On Tuesday things seemed full of hope and promise. I was enthusiastic and upbeat. We were about to elect our first female president in America. Finally, we could erase that smug and self-satisfied look off of Trump’s face. Instead I went to bed with just a glimmer of hope that the numbers could be wrong.
I woke up in a fog, feeling like someone had died. I woke up to the news that Donald Trump had enough electoral votes to put him in office. What so many of us viewed as a terrible joke was our new reality.
Karen, of The Unassuming Hiker said this:
Today we woke up to the realization that the following things are true:
- Bullies win
- Racism is alive and well in America
- Women don’t matter
- Black lives don’t matter
- There is no global warming (or science for that matter)
- The more outrageous you are, the better chance you have that the 24 hour news media will give you full coverage and help you get elected.
- And, the Donald was correct when he said “I could shoot someone on 5th Ave and still get elected.”
He won by promising to make “your” life better! The only life he is concerned with is his own.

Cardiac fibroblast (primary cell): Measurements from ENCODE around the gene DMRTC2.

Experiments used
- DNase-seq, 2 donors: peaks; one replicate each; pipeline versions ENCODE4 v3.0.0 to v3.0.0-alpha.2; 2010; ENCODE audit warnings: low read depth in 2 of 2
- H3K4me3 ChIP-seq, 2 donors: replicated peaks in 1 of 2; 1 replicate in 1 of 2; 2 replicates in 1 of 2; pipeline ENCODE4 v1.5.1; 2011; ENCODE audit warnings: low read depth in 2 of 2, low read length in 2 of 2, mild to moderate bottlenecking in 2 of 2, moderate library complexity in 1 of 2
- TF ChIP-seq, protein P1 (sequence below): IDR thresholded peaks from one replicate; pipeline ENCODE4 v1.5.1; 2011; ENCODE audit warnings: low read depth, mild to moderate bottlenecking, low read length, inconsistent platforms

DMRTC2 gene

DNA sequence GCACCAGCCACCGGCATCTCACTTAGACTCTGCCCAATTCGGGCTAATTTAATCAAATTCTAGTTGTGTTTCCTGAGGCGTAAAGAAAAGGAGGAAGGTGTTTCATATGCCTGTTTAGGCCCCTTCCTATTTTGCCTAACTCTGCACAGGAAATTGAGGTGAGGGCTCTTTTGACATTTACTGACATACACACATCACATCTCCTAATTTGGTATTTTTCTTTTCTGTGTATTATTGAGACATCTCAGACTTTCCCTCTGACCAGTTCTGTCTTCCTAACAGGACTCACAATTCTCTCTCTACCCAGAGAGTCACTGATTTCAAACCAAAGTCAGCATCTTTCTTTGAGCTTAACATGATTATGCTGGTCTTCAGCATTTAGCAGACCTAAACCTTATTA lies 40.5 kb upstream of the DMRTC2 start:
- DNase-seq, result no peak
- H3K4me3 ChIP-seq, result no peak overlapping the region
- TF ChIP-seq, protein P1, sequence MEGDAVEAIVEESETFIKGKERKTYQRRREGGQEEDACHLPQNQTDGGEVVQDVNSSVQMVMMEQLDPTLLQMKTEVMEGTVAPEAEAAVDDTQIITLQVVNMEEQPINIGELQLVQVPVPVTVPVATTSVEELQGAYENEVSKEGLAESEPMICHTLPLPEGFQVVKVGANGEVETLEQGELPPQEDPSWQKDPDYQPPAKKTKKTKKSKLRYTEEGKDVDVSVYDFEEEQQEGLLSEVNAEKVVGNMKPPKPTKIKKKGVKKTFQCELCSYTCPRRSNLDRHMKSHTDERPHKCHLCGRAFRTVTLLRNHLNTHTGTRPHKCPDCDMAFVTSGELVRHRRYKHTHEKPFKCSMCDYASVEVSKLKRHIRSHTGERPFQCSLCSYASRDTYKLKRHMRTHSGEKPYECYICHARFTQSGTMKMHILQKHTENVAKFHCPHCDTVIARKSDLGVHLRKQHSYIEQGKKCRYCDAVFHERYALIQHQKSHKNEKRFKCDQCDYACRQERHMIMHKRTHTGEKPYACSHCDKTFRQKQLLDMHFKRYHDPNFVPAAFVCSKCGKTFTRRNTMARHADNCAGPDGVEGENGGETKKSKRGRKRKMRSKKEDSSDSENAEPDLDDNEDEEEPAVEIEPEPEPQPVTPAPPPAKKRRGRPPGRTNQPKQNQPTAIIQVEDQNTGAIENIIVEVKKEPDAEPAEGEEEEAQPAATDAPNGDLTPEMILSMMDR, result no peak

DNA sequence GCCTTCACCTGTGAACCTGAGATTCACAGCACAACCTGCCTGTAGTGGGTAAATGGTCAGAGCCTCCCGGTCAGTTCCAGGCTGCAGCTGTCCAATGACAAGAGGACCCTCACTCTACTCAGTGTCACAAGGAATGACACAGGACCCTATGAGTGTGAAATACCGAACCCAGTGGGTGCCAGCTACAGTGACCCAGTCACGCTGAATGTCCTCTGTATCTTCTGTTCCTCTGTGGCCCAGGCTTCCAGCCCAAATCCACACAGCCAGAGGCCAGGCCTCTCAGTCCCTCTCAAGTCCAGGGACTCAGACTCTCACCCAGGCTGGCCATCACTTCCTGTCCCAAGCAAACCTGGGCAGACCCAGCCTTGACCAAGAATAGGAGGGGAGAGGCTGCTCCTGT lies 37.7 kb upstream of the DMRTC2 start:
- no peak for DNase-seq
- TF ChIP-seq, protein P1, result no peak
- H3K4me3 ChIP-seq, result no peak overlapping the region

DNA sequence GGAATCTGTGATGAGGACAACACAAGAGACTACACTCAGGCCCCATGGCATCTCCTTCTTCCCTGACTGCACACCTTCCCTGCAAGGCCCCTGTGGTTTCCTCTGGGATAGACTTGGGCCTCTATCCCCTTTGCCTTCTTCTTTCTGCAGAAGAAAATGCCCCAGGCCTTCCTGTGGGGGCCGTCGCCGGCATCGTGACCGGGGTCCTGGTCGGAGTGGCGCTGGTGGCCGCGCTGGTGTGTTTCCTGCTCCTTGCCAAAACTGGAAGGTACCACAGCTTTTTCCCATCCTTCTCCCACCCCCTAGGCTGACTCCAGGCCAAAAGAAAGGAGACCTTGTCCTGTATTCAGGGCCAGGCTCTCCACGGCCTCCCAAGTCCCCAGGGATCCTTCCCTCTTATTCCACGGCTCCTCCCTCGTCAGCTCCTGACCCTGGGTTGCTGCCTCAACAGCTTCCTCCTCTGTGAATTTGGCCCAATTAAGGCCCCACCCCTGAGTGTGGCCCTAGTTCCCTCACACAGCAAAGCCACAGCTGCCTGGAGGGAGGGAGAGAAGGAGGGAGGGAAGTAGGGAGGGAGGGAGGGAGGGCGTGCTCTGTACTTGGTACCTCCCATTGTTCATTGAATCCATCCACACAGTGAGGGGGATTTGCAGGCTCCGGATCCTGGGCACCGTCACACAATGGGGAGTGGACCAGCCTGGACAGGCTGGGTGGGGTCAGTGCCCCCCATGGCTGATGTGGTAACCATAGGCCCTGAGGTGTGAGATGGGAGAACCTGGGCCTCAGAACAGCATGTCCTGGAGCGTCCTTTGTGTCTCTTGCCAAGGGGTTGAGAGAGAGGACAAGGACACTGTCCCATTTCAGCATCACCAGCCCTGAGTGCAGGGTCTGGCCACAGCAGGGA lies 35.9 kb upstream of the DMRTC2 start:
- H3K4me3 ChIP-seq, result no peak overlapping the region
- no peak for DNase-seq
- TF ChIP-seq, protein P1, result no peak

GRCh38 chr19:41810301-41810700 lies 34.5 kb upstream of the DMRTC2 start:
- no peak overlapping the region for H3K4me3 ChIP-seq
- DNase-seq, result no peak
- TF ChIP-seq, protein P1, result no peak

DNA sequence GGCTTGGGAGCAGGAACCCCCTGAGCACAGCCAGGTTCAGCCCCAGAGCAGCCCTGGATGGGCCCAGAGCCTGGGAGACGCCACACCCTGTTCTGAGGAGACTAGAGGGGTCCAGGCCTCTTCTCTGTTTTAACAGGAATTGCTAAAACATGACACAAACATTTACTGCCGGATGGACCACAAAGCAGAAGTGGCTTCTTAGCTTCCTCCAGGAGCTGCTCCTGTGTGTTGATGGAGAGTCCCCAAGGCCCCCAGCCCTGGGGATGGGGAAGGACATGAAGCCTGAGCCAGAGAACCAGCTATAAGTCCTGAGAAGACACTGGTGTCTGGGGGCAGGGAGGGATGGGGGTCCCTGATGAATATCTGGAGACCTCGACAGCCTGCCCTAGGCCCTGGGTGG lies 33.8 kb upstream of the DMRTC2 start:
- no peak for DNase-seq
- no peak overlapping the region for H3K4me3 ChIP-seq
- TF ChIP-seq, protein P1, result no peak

You can read the rest of her post here.
All the “positive” spin says don’t give up hope. We have to work even harder. Stand up and protect those who have so much to lose. The list is long: Latinos, Muslims, members of the LGBTQ community, the disabled, the disenfranchised and women who make up over half of the population.
Maybe I’m not doing enough. I vote. I volunteer. I show up, stand up, give money, support causes, sign petitions but when I rolled out of bed this morning, our president-elect is the same guy we all saw on the Access Hollywood hot mic clip.
My 16-year-old son volunteered election night at the Registrar of Voters. He came home at midnight, sad and disappointed and vowed to wear black to school the following day. He left for school Wednesday morning dressed in black from head to toe. My older son, away at college, assured me he would be okay, but that he is “just not reading the news anymore.”
I need to grieve, regroup, and figure out my own “what now?” I hardly know where to start.